Take the Lead with Sherrilynn Colley-Vegh, This Just In! - News

Matthew Nahdee – Leading Entrepreneurs

Matthew Nahdee is pictured in the fall of 2018 in Aotearoa (the Māori name for New Zealand) where he was conducting a workshop. Photo courtesy of Jon Araujo. 

Matthew Nahdee – Leading A Community Of Entrepreneurs

When I first met, Matthew Nahdee, Executive Director of the Can-Am Indian Friendship Centre, I was instantly impressed by his passion and varied experience.

I arrived hoping to get him involved in projects I was working on, and left wanting to get involved in his projects at the centre.

His enthusiasm is infectious and I was struck by his vision, powerful advocacy and desire to inspire entrepreneurial skills in his community.

Nahdee grew up in poverty between rural Chatham-Kent and London, observing that a lot of people had a lot more. This led him down an academic/athletic path that brought him to six different institutions and three different law schools. He found that his passion wasn’t in academia; it was in people that liked academia.

As Nahdee explains, “Humans connect in different ways. For me, the most productive, safe and efficient ways, with like-minded articulate individuals, tend to be at institutions. I had a private career in law for a short time, but value systems aren’t the number one goal of law so I prefer social development and non-profit.”

His mentors are his parents, family and Juan Carlos Reyes, a displaced Honduran.

Reyes is an indigenous, professional that has worked with our first nation communities in Canada,” Nahdee comments. “He helped me use my emotions and passions in productive ways and taught me a lot.”

When I asked Nahdee whom he admires, he named Mary Duckworth, Faith Hale and his mom.

They are three hard working indigenous women who support me and only care about our future generations,” he states.

The Friendship Centre movement is based around indigenous people helping all people.

Everything we do today impacts the next seven generations so we offer inclusion, acceptance, friendship, future planning and any type of positive social group for anyone in Windsor Essex,” says Nahdee.

He talks about how important it is to serve future generations and their socio-economic progress.

Nahdee shares one of the projects they are developing — a language web-based application with augmented reality, so everyone can identify indigenous plants, species, animals and territories within our region.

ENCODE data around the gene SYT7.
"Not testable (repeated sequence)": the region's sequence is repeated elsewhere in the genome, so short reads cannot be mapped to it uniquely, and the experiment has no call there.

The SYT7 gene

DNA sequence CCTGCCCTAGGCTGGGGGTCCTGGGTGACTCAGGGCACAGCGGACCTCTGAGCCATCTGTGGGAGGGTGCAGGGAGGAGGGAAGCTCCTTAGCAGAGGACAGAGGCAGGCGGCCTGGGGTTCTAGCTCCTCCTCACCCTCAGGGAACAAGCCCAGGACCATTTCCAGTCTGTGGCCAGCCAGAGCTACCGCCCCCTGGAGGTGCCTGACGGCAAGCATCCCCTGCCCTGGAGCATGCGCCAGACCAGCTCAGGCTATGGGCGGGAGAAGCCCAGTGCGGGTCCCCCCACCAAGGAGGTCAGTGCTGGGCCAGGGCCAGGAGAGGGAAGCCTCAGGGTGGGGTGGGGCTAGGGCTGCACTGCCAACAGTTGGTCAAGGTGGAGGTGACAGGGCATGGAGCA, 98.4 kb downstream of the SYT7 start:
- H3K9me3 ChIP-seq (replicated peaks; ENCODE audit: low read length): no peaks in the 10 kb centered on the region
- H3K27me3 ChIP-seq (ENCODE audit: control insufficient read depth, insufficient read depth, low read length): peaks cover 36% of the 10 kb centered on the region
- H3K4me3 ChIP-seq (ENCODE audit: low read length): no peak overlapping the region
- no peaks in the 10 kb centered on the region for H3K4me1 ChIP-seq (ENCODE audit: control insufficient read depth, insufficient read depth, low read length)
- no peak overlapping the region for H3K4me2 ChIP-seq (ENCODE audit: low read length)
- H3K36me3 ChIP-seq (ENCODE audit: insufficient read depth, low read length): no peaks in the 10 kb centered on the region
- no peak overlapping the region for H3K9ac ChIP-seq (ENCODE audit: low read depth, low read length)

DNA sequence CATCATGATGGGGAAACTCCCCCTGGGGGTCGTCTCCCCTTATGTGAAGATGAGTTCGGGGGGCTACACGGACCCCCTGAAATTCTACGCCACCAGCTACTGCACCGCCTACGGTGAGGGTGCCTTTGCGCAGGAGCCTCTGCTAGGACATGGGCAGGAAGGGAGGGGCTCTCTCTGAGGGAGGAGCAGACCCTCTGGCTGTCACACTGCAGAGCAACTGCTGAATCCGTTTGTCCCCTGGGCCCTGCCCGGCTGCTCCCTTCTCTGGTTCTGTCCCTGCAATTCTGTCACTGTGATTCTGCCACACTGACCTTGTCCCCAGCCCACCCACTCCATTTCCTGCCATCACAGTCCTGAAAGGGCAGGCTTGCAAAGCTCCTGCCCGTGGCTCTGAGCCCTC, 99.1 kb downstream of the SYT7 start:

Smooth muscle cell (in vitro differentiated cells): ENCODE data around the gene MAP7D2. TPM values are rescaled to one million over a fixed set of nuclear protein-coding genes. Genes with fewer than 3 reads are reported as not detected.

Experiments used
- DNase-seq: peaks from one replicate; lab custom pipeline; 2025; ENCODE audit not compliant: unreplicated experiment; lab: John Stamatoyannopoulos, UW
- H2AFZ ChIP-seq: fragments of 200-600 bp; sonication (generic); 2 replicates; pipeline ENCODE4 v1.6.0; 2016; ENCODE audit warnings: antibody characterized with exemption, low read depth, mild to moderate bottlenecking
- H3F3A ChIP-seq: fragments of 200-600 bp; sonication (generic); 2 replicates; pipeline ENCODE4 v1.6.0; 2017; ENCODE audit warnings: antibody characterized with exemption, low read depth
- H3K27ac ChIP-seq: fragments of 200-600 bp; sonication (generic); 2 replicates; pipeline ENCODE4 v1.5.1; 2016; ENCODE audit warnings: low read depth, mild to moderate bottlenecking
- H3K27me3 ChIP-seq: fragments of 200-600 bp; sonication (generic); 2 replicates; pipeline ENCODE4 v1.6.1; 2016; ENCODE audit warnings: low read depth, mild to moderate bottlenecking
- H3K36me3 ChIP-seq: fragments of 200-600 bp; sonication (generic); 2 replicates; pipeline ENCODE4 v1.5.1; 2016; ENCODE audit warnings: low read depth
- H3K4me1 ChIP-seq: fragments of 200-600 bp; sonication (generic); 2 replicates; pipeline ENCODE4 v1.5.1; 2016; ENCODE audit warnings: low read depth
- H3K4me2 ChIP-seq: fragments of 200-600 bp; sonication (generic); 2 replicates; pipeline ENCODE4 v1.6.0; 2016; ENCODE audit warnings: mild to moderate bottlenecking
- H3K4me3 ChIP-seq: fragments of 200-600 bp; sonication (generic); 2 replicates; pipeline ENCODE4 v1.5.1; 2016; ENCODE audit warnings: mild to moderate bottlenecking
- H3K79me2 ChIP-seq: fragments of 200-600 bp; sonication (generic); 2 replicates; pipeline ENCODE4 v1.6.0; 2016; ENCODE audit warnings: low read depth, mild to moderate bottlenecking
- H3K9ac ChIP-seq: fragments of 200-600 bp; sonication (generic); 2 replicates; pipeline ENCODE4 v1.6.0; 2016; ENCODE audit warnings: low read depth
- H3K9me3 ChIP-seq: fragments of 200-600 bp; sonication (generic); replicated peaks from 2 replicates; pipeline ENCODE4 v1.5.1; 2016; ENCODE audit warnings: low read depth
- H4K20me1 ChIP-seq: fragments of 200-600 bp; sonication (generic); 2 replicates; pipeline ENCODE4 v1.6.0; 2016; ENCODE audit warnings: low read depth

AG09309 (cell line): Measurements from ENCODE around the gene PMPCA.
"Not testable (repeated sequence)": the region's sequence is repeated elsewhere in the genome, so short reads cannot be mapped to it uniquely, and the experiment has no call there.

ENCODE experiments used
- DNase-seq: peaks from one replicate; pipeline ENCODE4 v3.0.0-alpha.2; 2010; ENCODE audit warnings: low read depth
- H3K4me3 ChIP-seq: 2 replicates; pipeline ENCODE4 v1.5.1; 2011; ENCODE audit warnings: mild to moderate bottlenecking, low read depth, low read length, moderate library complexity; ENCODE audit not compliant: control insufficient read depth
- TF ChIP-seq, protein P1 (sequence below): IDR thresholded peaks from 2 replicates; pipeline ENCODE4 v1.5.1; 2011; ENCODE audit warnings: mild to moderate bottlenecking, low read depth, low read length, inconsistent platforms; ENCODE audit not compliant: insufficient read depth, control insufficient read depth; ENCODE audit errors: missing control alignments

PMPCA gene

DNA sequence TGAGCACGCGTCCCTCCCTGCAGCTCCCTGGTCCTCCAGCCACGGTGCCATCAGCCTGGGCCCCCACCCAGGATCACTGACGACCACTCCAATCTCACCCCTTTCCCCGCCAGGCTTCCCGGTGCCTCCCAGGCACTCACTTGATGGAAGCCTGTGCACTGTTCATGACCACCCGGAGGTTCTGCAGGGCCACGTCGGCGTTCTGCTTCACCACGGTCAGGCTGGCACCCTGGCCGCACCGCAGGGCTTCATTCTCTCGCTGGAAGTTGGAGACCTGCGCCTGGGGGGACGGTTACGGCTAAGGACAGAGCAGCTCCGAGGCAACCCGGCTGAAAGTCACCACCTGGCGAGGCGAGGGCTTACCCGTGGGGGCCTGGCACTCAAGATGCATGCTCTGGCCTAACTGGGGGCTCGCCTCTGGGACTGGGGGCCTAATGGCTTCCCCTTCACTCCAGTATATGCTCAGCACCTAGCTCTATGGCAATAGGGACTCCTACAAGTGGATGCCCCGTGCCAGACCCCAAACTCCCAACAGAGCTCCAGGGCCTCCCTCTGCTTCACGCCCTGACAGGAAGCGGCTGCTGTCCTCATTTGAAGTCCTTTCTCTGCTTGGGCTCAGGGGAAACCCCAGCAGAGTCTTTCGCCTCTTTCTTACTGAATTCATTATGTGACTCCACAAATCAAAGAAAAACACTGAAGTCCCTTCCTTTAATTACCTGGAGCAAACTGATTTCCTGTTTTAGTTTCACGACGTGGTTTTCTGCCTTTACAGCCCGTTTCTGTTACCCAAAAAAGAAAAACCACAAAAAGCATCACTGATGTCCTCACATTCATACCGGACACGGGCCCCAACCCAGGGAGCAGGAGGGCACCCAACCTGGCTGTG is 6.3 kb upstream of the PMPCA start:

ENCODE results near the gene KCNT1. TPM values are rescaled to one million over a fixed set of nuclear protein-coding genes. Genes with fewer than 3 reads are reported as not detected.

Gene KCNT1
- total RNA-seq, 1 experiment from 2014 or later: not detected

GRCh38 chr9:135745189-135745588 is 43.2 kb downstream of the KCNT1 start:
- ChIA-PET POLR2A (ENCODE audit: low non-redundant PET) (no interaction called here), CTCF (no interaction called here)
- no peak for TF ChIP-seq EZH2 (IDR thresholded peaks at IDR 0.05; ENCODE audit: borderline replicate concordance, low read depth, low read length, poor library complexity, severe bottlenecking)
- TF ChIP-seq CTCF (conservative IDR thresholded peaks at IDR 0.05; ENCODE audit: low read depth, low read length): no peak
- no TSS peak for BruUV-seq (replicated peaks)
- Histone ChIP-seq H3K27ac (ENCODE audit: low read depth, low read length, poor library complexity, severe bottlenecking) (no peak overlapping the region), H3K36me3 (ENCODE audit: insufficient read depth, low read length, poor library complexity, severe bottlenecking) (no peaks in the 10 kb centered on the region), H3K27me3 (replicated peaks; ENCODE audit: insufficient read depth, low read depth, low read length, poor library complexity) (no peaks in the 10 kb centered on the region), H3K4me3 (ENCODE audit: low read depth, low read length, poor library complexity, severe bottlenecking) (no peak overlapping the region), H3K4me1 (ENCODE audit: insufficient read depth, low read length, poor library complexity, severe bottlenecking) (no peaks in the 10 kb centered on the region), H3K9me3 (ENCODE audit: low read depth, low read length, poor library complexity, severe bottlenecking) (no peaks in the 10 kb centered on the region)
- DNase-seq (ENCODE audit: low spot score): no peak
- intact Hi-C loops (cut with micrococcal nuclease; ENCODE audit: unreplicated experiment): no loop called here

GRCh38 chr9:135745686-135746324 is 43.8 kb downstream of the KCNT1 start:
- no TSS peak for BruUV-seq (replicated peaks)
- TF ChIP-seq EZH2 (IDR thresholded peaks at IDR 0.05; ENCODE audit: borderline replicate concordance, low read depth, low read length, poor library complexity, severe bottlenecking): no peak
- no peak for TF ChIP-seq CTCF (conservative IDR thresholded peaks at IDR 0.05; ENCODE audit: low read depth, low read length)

He proudly describes that “The centre is the first grass roots, indigenous organization to have legal standing as it relates to land use planning, enabling them to be actively involved in major development projects around the city.”

He continues by stating, “Our youth and child development programming is over capacity with over 200 youth at their last Pow Wow.

When asked about his goals Nahdee mentions, “Life is easy; as an Anishinabe man I have to protect my family, community, and the eco-aspect of this globe, so I maximize the impact of those three tenants every day.”

One of the items on his agenda for the centre involves moving into more regional services for the 50,000 indigenous between Sarnia, London and Windsor.

Less than 10% own homes, as our people can’t get mortgages and must use cash — we need to build safe housing for our community,” he reports.

The centre has a grant program for building capacity, developing entrepreneur skills and business acuity. And this program gives a positive school experience that many haven’t had in the past, with the reserve system.

For some, it is the first time they have experienced academic accreditation, as they were scarred from what has happened in the past,” Nahdee clarifies. “I see positive sustained growth for Can-Am in all three aspects of capital, human, financial and physical. If you want to help our people, go meet our people, sit by our fires, come to our centres, learn with us, share with us, we will all be better off.”

I will wrap up now with a perfect quote from Nahdee who believes, “There is no such thing as win or lose — it’s only win or learn.”

Learn more about the centre online or stop by their location at 1-1699 Northway Avenue in Windsor.

Sherrilynn Colley-Vegh is an award winning leadership consultant and former Director of Leadership Windsor/Essex, Principal, Chief Communications Officer and business owner with over 30 years of experience in education, administration, mentoring, consulting and community leadership. If you know a leader in the community to profile here in this column, please email: [email protected]

Facebook Comments